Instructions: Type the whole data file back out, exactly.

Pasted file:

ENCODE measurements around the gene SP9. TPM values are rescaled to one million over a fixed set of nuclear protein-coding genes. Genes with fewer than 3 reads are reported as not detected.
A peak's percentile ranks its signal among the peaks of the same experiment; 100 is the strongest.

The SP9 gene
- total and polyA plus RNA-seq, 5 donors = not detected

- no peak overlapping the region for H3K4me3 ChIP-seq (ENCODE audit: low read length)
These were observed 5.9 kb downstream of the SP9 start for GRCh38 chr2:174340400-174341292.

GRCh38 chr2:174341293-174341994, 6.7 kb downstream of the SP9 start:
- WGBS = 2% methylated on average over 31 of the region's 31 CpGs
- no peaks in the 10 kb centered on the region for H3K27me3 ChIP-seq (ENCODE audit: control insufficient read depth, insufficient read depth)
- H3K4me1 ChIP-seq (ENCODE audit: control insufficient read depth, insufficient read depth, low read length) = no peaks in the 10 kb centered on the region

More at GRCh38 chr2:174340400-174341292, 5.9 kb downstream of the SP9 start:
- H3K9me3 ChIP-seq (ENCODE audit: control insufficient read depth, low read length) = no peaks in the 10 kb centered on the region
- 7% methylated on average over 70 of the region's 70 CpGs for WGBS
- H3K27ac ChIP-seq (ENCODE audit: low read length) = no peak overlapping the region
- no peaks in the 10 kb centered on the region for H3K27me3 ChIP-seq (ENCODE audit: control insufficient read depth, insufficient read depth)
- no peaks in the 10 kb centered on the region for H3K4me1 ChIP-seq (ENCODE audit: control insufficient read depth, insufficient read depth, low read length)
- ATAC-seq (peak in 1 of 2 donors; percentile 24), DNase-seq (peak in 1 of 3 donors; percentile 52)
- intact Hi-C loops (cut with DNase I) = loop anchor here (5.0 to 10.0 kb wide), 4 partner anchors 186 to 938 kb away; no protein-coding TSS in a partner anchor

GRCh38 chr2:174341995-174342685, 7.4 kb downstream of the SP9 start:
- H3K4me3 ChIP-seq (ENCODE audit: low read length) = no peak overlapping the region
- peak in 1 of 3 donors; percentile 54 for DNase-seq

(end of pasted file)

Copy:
ENCODE measurements around the gene SP9. TPM values are rescaled to one million over a fixed set of nuclear protein-coding genes. Genes with fewer than 3 reads are reported as not detected.
A peak's percentile ranks its signal among the peaks of the same experiment; 100 is the strongest.

The SP9 gene
- total and polyA plus RNA-seq, 5 donors = not detected

- no peak overlapping the region for H3K4me3 ChIP-seq (ENCODE audit: low read length)
These were observed 5.9 kb downstream of the SP9 start for GRCh38 chr2:174340400-174341292.

GRCh38 chr2:174341293-174341994, 6.7 kb downstream of the SP9 start:
- WGBS = 2% methylated on average over 31 of the region's 31 CpGs
- no peaks in the 10 kb centered on the region for H3K27me3 ChIP-seq (ENCODE audit: control insufficient read depth, insufficient read depth)
- H3K4me1 ChIP-seq (ENCODE audit: control insufficient read depth, insufficient read depth, low read length) = no peaks in the 10 kb centered on the region

More at GRCh38 chr2:174340400-174341292, 5.9 kb downstream of the SP9 start:
- H3K9me3 ChIP-seq (ENCODE audit: control insufficient read depth, low read length) = no peaks in the 10 kb centered on the region
- 7% methylated on average over 70 of the region's 70 CpGs for WGBS
- H3K27ac ChIP-seq (ENCODE audit: low read length) = no peak overlapping the region
- no peaks in the 10 kb centered on the region for H3K27me3 ChIP-seq (ENCODE audit: control insufficient read depth, insufficient read depth)
- no peaks in the 10 kb centered on the region for H3K4me1 ChIP-seq (ENCODE audit: control insufficient read depth, insufficient read depth, low read length)
- ATAC-seq (peak in 1 of 2 donors; percentile 24), DNase-seq (peak in 1 of 3 donors; percentile 52)
- intact Hi-C loops (cut with DNase I) = loop anchor here (5.0 to 10.0 kb wide), 4 partner anchors 186 to 938 kb away; no protein-coding TSS in a partner anchor

GRCh38 chr2:174341995-174342685, 7.4 kb downstream of the SP9 start:
- H3K4me3 ChIP-seq (ENCODE audit: low read length) = no peak overlapping the region
- peak in 1 of 3 donors; percentile 54 for DNase-seq